The Sarah Hale High School occupies two adjacent buildings which were built around 1931. One was originally used as a trade school for girls while the other was an Albert Kahn designed NY Times printing plant. In the mid 1960’s the NYC Board of Education acquired the printing plant to provide expansion for the school.
The original girl’s school is a limestone and brick clad, BOE design typical of schools of that era. The NY Times building has granite and sandstone facades, and an ornamental copper roof.
As part of a comprehensive reconstruction program, our office designed a two story, 80 foot long, concrete framed enclosed bridge to link the two buildings. The ramped floors of the bridge mediate the different floor elevations of the two buildings. Kalwall and glass block openings on the street side punctuate the stucco finished exterior in a syncopated design that describes the traffic flow within. A new main entrance to the facility was incorporated beneath the new bridge.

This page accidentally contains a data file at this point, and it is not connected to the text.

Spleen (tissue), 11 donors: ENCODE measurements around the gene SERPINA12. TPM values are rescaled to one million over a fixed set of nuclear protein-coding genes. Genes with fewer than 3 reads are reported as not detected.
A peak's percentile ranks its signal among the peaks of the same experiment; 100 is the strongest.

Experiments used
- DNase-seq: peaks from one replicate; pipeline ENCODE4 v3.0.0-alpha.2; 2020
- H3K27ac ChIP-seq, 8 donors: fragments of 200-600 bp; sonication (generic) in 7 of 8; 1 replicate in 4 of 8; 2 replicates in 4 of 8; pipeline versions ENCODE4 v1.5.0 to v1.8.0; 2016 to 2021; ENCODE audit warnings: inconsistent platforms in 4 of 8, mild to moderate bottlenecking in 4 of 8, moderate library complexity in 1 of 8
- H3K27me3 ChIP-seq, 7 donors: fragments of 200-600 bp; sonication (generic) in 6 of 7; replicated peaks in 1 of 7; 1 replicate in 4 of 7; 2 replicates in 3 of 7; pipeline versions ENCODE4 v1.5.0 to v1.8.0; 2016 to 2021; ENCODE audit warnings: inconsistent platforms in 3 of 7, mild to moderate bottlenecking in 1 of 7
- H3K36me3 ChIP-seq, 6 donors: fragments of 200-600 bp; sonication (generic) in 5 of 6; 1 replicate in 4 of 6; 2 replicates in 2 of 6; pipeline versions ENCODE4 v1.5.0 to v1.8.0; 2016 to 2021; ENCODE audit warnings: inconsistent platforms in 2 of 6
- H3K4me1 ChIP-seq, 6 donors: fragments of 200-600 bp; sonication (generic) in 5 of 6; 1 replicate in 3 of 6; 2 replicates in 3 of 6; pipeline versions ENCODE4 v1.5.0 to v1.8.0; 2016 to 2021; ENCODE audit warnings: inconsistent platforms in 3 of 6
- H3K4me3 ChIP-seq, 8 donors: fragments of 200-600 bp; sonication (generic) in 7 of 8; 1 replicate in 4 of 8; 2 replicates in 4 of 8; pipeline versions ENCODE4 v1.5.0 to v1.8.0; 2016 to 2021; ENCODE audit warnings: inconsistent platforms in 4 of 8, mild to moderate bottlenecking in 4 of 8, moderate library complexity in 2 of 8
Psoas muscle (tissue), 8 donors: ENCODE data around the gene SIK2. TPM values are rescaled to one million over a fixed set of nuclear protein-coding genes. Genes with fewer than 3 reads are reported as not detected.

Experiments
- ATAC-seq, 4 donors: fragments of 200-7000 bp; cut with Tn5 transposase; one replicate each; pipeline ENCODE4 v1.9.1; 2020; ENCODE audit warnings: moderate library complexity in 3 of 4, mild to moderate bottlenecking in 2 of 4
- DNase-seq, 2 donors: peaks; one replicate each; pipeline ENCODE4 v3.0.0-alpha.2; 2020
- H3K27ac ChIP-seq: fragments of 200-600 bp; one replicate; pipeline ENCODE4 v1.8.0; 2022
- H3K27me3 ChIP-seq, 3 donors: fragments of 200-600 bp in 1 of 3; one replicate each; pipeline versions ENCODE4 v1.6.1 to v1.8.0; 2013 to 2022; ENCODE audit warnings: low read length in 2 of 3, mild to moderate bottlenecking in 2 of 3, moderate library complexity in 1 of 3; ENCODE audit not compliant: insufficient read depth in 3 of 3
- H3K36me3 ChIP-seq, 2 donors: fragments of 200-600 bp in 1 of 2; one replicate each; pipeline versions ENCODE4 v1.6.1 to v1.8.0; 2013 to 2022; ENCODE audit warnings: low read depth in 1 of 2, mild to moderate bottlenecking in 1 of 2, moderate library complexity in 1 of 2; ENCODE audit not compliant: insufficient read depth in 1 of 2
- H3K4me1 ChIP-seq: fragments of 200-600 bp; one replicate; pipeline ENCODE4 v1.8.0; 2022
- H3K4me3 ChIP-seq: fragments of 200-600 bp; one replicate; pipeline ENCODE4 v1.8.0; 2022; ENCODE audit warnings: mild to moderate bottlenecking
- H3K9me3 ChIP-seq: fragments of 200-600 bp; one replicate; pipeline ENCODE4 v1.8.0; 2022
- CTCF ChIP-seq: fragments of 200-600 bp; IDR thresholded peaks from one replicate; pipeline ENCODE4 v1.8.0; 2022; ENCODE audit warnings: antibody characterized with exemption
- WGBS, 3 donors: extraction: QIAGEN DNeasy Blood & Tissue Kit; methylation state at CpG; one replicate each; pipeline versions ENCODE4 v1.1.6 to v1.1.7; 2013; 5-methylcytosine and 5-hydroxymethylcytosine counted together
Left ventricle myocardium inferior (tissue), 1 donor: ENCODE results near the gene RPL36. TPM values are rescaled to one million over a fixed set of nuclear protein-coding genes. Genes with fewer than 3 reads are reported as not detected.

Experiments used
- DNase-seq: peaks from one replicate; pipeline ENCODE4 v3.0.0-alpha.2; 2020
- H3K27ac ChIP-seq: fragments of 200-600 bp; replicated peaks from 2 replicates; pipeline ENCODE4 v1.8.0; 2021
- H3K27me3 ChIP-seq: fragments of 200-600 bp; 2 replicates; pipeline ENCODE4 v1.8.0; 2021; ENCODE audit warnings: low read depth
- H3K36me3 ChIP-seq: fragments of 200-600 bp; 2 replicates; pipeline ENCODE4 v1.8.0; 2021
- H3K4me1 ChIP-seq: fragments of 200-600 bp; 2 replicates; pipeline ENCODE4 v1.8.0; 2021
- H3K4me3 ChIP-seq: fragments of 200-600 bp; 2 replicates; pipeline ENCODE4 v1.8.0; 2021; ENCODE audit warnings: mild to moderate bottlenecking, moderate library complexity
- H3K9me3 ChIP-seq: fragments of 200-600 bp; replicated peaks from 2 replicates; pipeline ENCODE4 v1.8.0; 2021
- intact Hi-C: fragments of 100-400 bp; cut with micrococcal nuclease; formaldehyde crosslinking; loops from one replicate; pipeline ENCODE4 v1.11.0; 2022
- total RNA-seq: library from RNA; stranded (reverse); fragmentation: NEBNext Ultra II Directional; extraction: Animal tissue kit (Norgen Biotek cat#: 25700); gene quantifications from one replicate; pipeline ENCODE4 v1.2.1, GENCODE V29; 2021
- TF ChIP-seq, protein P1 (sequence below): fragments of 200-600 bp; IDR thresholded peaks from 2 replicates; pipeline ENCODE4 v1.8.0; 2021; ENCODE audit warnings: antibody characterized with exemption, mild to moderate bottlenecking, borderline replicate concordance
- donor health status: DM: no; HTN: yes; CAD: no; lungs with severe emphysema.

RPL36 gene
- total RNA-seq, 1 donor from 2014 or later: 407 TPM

Within the existing school building, the classrooms, teaching workshops, laboratories, science and prep rooms and administrative suites were fully upgraded.
The industrial spaces within the Annex were reconfigured and transformed into classrooms, seminar rooms, library, and cafeteria with a full kitchen, and gymnasia with locker/shower rooms.